Diving into Ocean and Coastal GIS: Progress and Challenges

By Dawn Wright

Our Earth has long been referred to as "the water planet" as it is well-known that 71% of its surface is covered with water. Three hundred million years of earth history is recorded on the ocean floor, where underwater volcanoes account for 70% of global volcanism, producing enough new material each year to pave the entire U.S. interstate highway system to a height of six feet (Macdonald and Fox, 1990)! Global climate change has received much attention, and the oceans play a critical role in this phenomenon. Air-sea interactions that drive El Niño and La Niña, as well as processes beneath the surface such as thermohaline circulation, are important in this process. We are now more aware than ever of the destructive potential of tsunamis, all of which are generated on the ocean floor either via earthquakes or massive submarine landslides.

Discussions and debates continue on the dangers of global sea level rise, on the crises associated with coral reefs (the "rainforests of the oceans") and depleting fish stocks, and even on the insecurity of our ports and harbors should terrorists strike. According to a World Resources Institute study (2001), 20% of all humanity lives less than 16 miles away from a coastal zone and 39%, or 2.2 billion people, live within 60 miles of the coast. Government agencies, businesses, academic institutions and even non-profit organizations all have a tremendous stake in the development and management of geospatial data resources in oceans and coasts.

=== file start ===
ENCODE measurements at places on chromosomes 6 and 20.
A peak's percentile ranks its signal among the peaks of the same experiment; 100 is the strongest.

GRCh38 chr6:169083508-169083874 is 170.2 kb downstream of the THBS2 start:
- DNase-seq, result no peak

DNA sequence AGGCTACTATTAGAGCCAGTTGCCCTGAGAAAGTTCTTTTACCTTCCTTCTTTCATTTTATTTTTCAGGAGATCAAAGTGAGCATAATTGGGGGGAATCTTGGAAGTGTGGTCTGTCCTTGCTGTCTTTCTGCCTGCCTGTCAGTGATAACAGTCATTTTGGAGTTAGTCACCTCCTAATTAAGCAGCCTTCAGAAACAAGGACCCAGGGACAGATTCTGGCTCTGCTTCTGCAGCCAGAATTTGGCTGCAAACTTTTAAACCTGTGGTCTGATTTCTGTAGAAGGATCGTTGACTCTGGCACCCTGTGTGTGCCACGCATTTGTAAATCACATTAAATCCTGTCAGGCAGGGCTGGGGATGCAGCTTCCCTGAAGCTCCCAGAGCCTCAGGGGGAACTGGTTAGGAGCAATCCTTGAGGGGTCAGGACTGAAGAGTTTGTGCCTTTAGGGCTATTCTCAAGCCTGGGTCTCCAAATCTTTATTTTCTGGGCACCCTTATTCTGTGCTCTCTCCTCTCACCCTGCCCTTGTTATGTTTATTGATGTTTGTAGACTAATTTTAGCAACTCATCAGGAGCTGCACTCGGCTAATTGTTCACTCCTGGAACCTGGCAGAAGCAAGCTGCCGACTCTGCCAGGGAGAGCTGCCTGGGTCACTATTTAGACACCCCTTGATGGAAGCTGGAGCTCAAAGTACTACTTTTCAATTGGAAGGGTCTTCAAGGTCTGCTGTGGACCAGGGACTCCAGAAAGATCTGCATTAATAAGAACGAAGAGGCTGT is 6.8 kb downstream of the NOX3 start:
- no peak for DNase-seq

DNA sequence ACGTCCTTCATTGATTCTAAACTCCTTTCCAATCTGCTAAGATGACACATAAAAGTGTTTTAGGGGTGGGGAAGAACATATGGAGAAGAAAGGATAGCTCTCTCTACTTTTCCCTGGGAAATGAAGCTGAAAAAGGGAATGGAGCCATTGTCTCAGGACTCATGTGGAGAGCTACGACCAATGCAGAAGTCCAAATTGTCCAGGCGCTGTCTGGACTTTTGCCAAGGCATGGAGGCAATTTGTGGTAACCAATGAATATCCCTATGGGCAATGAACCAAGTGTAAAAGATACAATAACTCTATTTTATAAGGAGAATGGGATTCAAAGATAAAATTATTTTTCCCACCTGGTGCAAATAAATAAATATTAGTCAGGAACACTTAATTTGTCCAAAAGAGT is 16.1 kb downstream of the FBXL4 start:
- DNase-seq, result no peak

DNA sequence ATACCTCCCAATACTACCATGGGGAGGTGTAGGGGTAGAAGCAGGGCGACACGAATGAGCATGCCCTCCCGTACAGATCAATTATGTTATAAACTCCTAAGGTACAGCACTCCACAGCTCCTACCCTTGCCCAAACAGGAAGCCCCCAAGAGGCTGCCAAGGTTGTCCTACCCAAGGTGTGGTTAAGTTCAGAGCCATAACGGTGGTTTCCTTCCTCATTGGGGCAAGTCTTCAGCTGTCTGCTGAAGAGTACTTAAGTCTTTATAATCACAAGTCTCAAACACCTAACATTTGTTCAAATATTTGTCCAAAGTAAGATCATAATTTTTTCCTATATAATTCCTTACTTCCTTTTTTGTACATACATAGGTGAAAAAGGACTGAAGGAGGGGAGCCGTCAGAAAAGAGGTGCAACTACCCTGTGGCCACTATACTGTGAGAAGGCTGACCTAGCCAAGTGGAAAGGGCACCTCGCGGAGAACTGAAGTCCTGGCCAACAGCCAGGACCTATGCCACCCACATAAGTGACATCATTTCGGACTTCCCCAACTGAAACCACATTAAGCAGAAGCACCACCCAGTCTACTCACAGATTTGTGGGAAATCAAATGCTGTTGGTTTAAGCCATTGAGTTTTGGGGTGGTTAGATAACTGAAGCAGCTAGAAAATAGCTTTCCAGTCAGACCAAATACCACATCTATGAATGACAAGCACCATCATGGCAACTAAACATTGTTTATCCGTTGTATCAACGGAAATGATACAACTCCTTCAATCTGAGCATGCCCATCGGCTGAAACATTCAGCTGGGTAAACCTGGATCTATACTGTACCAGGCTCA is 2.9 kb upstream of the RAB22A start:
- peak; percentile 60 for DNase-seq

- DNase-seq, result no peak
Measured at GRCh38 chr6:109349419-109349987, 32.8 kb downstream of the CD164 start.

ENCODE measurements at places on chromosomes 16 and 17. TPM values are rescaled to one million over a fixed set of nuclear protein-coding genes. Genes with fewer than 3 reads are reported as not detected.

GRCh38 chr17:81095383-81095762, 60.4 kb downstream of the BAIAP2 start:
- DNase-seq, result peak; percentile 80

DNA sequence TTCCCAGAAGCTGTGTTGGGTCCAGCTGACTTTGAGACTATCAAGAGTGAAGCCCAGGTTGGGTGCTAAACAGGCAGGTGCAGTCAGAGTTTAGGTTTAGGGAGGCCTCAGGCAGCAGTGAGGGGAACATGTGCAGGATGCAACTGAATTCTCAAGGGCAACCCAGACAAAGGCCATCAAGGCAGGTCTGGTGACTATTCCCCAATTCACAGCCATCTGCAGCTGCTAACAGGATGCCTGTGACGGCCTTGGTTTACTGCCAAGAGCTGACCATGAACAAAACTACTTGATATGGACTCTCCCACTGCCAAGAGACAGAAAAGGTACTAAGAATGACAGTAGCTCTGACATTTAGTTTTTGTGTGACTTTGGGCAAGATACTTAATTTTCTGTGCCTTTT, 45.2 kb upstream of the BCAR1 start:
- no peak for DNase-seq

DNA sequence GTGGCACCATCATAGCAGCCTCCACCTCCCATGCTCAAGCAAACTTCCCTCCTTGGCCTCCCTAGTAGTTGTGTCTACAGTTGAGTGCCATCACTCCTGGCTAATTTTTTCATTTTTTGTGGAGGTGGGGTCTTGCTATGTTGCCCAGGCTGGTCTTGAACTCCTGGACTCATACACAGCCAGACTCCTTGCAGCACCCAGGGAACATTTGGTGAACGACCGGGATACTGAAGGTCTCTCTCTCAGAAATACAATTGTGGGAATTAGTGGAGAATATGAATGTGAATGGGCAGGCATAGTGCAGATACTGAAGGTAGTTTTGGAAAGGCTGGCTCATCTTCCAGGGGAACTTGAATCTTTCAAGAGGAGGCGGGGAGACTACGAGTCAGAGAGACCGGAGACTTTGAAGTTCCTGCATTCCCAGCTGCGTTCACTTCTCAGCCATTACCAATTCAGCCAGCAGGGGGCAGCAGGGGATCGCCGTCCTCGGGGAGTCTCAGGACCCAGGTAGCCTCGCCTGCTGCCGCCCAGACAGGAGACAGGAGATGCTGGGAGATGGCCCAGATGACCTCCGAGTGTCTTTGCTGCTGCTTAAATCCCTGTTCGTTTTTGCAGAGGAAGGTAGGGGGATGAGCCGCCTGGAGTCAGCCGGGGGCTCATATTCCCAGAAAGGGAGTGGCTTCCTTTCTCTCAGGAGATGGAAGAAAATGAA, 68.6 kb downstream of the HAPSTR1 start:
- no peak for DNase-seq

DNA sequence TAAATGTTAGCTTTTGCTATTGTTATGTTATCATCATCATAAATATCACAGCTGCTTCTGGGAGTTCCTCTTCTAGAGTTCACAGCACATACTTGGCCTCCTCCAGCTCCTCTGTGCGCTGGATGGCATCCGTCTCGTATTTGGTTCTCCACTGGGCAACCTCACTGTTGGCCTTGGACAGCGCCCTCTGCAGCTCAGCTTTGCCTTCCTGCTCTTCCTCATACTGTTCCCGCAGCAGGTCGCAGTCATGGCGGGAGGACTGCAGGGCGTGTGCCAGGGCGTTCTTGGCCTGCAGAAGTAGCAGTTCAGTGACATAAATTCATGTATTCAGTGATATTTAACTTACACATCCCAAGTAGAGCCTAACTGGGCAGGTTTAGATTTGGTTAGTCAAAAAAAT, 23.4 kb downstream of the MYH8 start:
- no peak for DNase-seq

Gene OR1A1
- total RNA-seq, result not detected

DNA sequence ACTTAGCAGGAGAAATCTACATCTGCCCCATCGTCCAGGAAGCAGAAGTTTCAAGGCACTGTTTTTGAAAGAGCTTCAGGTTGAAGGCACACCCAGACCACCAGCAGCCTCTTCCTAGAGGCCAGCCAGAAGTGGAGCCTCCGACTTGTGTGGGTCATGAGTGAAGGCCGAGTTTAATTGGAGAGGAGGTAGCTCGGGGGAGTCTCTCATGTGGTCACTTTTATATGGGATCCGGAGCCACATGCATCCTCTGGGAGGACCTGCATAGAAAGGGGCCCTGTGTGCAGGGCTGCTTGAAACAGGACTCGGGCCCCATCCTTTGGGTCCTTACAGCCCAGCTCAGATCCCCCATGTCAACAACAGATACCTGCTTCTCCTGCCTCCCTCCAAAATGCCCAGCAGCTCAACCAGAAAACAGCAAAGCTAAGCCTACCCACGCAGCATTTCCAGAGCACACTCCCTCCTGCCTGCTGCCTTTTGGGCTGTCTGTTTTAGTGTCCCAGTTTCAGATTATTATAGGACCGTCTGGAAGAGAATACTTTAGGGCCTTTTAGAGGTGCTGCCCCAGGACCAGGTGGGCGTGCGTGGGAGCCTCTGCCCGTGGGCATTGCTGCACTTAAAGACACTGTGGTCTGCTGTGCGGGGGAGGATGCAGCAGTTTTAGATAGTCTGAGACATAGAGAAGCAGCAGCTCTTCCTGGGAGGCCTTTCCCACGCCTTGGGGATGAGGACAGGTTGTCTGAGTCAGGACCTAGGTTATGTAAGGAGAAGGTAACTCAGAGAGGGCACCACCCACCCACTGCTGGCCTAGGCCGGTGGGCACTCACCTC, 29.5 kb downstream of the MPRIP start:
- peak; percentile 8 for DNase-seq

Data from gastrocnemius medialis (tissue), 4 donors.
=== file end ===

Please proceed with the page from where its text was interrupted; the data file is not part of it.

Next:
Despite the great needs, tremendous gaps still remain in our data collection and hence our understanding of ocean and coastal regions. For example, we have better maps of the moon, Venus and even Mars than we have of the entire surface of the planet Earth, including the 70% covered by the oceans. We have sent more people to the moon than to the deepest spot in the ocean (Challenger Deep in the Marianas Trench). Virtually nothing is known of shelf-edge regions of coral reefs habitats throughout the world (150-360 feet deep; Koenig et al., 2000), and a global inventory of benthic species throughout all of the world's oceans is far from complete (e.g., Census of Marine Life).

The development in the last 10-20 years of sophisticated technologies for ocean data collection and management, including GIS, holds tremendous potential for mapping and interpreting the ocean environment in unprecedented detail. Many books describe how marine GISs have been developed to handle and exploit data streams from oceanographic expeditions and observatories, experiments, numerical models and other sources, yielding insights into oceanographic, ecological and socioeconomic conditions of the ocean and coastal environment. There are now several scientific ocean observatories, such as the Ocean Research Interactive Observatory Networks in the U.S. and SeaDataNet in Europe, and marine protected areas throughout the world where consistent mapping, experimentation and analysis are taking place.